Where beachy fantasies finally come true
Please welcome Brette Sember, author of more than 50 books. She blogs about travel, travel shopping and food. When Brette Sember went to Bermuda to celebrate her 25th anniversary, she soon discovered that she might have stumbled upon island perfection.
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Brette’s beautiful Bermuda
I've been to a lot of Caribbean islands (and elsewhere in the world) and confess I still search for the fantasy tropical getaway. You know what I'm talking about – lush greenery and fragrant flowers, soft, isolated beaches with warm air and water, friendly residents and enough to do so that when you tear yourself away from the beach there’s fun to be had. Sadly, the fantasy hasn't become a true reality for me yet.
So many islands are lush, flowering and green ... until you leave the resort. Often the “real” island is bare dirt or scrubby brown grass and houses disintegrating in the tropical air. What’s more, too many islands are not truly friendly and language barriers can be challenging. But now I think I've come close to finding it.
12 reasons Bermuda might be the perfect island
Beaches. I'm a true beach lover and Bermuda's beaches might be the best in the world. The south shore beaches are pink sand. Pink! Because of the coral reefs offshore, tiny bits of pink coral have colored the sand. It has a delicate pink sheen, most visible when it's wet. The sand is soft with no shells, making it perfect for walking or swimming. The water is as clear as glass (stand up to your neck and look down and see your feet!) and from a distance has the most astounding colors of turquoise, blue, and green you’ll ever see.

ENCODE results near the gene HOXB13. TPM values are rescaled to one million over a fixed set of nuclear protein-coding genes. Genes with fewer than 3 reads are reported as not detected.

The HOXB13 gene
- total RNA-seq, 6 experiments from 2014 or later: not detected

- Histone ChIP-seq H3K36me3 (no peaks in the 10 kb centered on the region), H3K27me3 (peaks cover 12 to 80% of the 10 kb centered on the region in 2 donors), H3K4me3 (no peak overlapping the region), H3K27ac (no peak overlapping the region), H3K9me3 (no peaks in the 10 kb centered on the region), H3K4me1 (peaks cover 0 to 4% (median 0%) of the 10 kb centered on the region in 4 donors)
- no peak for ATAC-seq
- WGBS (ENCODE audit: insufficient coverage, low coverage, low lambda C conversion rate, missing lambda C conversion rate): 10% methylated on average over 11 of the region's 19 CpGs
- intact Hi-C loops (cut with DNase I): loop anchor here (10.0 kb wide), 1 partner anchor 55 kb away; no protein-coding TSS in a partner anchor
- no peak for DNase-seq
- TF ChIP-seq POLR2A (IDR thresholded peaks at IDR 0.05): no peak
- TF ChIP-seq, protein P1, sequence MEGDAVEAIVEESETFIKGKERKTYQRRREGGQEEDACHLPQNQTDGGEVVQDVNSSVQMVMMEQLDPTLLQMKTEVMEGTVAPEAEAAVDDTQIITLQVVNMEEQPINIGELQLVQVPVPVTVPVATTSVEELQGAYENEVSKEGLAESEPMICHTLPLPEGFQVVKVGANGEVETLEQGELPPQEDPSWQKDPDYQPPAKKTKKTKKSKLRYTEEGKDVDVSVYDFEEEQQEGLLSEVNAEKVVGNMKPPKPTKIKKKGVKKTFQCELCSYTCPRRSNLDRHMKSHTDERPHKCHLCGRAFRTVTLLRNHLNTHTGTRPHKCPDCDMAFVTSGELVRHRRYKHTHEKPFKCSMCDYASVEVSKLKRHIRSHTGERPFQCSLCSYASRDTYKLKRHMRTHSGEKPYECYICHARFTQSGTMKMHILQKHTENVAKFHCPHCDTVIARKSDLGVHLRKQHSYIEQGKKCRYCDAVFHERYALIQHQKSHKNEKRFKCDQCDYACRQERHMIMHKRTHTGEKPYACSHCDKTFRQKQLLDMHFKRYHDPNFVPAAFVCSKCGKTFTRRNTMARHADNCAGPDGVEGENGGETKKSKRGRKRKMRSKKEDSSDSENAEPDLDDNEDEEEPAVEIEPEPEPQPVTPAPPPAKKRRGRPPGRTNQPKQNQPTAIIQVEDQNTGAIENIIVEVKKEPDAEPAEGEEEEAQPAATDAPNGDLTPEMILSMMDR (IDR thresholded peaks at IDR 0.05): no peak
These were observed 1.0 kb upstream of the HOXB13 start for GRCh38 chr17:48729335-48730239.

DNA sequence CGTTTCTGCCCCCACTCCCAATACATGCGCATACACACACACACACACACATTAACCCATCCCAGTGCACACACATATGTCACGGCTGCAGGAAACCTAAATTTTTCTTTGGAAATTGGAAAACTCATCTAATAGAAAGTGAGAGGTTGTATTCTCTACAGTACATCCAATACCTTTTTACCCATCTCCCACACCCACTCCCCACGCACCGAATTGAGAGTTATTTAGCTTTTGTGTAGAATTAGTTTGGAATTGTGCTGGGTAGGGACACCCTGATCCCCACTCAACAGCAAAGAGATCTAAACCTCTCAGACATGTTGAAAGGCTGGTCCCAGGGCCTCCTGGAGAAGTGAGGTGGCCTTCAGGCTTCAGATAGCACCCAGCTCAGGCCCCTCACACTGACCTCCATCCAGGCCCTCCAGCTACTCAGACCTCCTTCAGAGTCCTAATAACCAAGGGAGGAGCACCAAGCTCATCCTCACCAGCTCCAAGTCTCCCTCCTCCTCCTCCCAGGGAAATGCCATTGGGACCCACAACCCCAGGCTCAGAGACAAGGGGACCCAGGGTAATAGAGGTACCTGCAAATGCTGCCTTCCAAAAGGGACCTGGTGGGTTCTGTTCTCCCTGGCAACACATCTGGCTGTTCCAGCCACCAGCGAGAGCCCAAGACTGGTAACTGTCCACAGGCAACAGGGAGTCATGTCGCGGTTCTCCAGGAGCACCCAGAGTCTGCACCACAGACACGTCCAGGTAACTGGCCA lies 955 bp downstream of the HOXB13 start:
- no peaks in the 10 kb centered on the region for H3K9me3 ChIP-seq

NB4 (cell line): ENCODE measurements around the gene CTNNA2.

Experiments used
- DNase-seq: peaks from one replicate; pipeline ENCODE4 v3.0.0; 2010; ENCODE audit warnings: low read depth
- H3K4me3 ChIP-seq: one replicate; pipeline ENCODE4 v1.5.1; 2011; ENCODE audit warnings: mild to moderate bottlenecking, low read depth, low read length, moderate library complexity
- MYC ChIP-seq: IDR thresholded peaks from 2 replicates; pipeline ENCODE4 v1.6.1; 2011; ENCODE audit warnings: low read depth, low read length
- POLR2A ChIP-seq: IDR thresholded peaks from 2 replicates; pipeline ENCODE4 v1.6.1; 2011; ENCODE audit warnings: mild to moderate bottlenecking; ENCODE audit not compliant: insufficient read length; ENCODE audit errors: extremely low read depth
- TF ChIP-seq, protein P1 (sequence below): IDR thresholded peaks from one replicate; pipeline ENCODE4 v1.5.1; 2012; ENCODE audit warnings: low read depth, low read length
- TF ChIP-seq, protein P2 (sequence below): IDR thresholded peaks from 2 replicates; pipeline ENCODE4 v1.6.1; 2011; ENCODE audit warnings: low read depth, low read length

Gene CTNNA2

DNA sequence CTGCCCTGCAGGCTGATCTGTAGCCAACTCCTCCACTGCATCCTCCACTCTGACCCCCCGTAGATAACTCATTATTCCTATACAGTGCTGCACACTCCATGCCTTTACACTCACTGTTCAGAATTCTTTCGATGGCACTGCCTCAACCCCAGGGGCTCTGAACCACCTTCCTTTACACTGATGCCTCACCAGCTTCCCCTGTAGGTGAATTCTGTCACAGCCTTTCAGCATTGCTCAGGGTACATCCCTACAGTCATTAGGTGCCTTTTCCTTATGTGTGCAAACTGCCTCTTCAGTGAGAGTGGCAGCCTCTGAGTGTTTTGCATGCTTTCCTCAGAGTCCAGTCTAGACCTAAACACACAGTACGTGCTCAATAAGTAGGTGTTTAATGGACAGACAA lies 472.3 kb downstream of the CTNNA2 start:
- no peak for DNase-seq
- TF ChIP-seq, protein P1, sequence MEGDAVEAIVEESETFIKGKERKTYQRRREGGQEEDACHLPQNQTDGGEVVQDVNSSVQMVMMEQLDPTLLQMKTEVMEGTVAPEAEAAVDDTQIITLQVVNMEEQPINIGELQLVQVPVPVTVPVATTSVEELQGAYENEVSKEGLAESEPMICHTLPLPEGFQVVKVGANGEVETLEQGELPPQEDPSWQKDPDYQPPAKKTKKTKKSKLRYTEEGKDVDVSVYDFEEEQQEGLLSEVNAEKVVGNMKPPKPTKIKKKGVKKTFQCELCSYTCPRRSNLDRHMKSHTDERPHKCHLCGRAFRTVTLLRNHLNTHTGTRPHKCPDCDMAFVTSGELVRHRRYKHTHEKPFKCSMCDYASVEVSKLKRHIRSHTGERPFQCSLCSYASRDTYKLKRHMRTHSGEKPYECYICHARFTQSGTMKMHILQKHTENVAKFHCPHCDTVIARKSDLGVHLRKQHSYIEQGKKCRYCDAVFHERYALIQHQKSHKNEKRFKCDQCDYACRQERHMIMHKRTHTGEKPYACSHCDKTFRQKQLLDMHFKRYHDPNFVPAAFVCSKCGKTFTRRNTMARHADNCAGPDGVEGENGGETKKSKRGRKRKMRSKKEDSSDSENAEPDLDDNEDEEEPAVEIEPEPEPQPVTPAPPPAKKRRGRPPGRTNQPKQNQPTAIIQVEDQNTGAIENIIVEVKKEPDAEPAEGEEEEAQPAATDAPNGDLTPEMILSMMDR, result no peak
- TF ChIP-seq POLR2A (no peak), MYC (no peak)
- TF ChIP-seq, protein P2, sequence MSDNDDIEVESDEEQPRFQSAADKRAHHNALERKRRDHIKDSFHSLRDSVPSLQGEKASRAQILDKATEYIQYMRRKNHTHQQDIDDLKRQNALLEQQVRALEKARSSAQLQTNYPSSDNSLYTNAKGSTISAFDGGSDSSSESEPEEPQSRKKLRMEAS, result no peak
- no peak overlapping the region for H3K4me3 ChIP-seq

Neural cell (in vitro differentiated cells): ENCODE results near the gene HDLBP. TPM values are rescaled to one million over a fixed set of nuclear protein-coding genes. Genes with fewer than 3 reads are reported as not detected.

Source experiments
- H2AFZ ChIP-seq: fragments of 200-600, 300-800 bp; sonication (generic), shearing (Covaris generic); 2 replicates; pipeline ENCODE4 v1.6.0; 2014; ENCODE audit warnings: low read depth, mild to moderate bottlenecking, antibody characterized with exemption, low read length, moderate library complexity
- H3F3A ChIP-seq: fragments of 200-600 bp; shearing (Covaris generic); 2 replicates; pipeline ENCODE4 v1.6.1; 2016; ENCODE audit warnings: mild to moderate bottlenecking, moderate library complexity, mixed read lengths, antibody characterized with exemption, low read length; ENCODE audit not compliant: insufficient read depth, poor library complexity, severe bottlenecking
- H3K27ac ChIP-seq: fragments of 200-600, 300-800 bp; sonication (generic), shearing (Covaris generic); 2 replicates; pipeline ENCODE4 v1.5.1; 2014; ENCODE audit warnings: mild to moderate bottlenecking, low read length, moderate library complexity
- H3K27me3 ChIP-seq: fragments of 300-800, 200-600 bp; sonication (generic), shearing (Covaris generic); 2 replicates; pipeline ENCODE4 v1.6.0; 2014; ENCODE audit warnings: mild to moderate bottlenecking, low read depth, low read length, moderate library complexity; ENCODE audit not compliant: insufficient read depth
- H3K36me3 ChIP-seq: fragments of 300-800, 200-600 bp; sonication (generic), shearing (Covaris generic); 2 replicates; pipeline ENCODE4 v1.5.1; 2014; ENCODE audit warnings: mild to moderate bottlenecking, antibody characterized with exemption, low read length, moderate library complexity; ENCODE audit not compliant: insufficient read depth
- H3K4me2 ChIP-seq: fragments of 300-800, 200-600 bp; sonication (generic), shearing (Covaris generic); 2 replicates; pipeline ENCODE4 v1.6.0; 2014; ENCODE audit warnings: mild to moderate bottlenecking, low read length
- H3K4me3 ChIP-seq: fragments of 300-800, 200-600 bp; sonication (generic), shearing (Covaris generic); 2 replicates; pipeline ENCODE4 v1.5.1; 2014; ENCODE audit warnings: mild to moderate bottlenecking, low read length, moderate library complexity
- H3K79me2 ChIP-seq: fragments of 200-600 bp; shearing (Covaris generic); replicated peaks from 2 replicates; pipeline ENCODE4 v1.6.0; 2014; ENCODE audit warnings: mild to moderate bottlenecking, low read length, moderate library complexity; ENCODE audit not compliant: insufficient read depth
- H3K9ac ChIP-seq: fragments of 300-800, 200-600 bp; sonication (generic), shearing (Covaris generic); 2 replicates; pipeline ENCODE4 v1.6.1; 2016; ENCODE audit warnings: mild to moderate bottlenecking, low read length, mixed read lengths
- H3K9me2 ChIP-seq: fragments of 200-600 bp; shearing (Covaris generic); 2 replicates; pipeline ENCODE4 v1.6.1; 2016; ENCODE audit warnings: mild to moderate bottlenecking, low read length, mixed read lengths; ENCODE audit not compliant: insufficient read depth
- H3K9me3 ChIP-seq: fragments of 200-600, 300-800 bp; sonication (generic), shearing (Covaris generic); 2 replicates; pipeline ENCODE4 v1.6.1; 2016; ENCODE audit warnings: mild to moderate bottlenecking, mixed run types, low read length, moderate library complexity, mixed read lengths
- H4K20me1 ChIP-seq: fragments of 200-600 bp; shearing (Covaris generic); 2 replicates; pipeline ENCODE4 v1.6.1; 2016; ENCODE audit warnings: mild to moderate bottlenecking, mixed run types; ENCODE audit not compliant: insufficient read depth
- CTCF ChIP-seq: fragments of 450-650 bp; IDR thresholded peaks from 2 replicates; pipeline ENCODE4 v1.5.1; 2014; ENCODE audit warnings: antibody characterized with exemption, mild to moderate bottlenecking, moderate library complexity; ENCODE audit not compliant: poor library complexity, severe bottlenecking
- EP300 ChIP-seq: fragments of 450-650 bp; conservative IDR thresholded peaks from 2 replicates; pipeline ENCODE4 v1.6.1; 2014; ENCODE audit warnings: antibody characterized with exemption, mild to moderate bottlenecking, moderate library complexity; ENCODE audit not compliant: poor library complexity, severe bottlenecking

Sold yet? Wait, there's more. Start at the south shore, just because, and start walking. Paths behind the beaches link them and you’ll discover tiny, private, secluded coves, sheltered by magnificent rock formations. You can easily find a private cove of your own with no one else there to disturb your paradise. As if all of this were not enough, Bermuda also has a sea glass beach – a beach covered with beautiful sea glass.
Locals. I've never felt so welcomed on a tropical island as I did on Bermuda. Since you can’t rent a car, the only transportation options are public (unless you dare rent a scooter). The cab drivers see themselves as tour guides – one even stopped to take our photo at a scenic stop. We found wait staff and shopkeepers to be warm and personable as well. And everyone speaks English, which eliminates struggles to communicate.
Manageable size. At only 24 miles long and 1 mile wide, this is an island you can fully explore in a few days.
Scenery. Bermuda is incredibly green. It's lush and full and there are flowers in bloom everywhere, making the entire island feel like a beautiful garden. To add to this perfection, all the homes on Bermuda are similar in style, painted in lovely pastels with white limestone tiered roofs (used to collect rainwater for drinking). This architecture makes the island feel like a planned community, making it pleasing to the eye.
The island also offers harbors, lakes and little islands inside the harbor. It has more nooks and crannies than an English muffin and provides many opportunities to imagine yourself buying a tiny little private island just a few minutes away from the larger island.